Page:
Ann Bowman, a professor at the Bush School of Government and Public Service at Texas A&M University, was inducted as a Fellow of the National Academy of Public Administration (NAPA) at the organization’s meeting in Washington, D.C.
Bowman is a professor in the Department of Public Service and Administration and holds the Hazel Davis and Robert Kennedy Endowed Chair in Government and Public Service at the Bush School.
NAPA is an independent, nonprofit and nonpartisan organization chartered by Congress in 1967 to assist government leaders in building more effective, efficient, accountable and transparent organizations. Bowman joins an elite group of some 800 other fellows, including former cabinet officers, members of Congress, governors, mayors and state legislators, as well as prominent scholars, business executives and public administrators. The academy helps the federal government address its critical management challenges through in-depth studies and analyses, advisory services and technical assistance, congressional testimony, forums and conferences.
Bush School Executive Associate Dean Arnold Vedlitz praised Bowman’s record of scholarly accomplishment, which led to the fellowship.
“Dr. Bowman’s selection as a NAPA Fellow recognizes and honors her significant contributions to the field of public policy and administration,” Vedlitz said. “Her research and extensive publication record have had a major effect on state-level public policy development in the areas of environment, economic development, land use and intergovernmental relations.”
Bowman joined the Bush School faculty in 2008, coming from the University of South Carolina, where she was the James F. and Maude B. Byrnes Professor of Government. She has published articles in various scholarly journals. Her most recent book, co-authored with Richard C. Kearney, is the ninth edition of State and Local Government, published by Wadsworth.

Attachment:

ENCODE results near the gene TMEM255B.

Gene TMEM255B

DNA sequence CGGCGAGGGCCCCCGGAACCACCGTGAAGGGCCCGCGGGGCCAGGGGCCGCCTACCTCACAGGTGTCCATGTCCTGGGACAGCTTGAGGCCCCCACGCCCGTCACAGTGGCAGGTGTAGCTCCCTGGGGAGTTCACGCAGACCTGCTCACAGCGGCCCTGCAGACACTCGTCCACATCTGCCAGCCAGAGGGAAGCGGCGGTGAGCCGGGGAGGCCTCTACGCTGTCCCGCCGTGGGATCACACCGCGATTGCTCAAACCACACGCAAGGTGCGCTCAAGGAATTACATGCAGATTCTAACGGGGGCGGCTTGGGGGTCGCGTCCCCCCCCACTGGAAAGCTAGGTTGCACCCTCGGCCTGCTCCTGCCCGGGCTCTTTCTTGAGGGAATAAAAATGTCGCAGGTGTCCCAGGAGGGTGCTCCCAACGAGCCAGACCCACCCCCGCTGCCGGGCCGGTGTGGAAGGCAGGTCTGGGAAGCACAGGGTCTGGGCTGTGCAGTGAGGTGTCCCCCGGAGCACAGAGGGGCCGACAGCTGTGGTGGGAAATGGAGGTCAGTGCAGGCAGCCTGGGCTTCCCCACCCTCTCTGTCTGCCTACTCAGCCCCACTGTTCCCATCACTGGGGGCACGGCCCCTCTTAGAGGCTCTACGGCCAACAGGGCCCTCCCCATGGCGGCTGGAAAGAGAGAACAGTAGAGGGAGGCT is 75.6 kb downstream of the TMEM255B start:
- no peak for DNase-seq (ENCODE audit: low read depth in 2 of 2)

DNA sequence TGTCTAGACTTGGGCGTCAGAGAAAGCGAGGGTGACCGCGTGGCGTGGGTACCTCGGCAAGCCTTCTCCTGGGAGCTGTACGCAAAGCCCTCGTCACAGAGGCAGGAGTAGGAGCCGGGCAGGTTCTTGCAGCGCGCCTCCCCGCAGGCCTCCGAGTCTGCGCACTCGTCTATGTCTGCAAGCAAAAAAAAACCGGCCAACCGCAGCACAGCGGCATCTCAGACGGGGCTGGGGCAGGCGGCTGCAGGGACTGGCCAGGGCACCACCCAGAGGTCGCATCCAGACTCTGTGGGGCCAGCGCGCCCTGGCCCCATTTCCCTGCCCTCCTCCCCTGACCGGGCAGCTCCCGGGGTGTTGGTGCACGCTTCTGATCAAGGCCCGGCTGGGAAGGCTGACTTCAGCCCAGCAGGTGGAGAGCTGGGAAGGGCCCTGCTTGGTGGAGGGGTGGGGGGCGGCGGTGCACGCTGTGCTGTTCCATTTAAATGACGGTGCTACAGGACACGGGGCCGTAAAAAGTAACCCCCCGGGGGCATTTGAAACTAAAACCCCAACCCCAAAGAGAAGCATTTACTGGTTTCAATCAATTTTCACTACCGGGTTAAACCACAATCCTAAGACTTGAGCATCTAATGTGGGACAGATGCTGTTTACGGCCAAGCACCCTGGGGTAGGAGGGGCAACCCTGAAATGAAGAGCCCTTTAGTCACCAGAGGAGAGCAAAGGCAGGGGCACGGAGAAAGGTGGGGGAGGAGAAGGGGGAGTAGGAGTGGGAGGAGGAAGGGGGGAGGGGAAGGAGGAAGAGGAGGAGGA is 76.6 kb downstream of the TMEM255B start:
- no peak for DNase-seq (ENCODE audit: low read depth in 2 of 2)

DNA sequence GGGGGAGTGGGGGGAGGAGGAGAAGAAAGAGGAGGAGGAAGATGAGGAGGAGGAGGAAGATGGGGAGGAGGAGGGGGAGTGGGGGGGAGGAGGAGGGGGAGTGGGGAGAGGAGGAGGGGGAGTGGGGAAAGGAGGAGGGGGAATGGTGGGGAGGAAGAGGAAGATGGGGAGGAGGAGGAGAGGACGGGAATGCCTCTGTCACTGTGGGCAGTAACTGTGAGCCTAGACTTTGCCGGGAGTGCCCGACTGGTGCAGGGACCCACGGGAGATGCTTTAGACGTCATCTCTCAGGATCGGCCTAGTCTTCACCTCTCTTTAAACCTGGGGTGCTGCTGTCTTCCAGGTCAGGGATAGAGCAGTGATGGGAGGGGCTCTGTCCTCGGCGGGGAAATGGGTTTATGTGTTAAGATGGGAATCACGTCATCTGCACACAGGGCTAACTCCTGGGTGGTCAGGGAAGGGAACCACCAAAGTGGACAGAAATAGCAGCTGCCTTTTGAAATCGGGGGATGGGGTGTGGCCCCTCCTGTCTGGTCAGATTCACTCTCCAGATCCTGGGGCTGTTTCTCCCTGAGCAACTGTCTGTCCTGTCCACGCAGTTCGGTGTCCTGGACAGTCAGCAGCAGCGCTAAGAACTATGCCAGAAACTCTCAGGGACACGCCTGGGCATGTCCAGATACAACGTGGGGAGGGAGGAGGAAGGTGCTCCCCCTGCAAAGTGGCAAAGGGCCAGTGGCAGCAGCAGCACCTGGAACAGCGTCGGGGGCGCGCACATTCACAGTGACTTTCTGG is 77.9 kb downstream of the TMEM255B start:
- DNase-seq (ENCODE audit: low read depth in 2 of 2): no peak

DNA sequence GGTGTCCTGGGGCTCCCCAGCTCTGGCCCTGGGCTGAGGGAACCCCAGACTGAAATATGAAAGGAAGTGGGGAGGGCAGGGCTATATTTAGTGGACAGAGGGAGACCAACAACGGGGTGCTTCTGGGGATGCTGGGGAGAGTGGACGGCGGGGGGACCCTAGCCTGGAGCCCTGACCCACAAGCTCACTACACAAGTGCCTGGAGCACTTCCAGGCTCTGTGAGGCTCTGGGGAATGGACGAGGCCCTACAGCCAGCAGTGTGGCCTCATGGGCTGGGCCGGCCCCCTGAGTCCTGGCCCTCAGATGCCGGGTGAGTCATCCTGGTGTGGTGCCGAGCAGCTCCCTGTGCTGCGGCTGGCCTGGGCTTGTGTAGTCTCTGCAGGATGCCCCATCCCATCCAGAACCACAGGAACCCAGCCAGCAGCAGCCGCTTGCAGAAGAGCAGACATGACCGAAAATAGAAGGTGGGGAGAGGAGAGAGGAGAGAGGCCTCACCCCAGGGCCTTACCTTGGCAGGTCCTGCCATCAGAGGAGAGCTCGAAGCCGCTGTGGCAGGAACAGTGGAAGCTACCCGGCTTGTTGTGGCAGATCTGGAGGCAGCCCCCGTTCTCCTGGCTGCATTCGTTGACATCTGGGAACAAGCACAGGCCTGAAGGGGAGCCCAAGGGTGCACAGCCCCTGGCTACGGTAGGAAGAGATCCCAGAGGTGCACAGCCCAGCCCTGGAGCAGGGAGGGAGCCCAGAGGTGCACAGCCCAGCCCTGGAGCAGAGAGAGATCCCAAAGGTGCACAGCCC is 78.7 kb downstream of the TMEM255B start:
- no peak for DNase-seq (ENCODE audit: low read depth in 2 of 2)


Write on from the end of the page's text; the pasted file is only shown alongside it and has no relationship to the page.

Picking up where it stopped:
Her latest research explores interactions among governments, particularly interstate cooperation and competition, and state actions toward local governments. A Fulbright scholar, Bowman has won the Donald C. Stone Award for Research, given by the Section on Intergovernmental Administration and Management of the American Society for Public Administration and has been president of three organized sections of the American Political Science Association. She is set to become president-elect of the Southern Political Science Association in 2015.
“Being chosen a NAPA Fellow is a career milestone,” Bowman said. “NAPA casts a long shadow in the public sector; the academy’s studies of the federal system have led to important changes in agency structure and program design. I look forward to participating in subsequent NAPA studies, especially those with a state and local government focus.”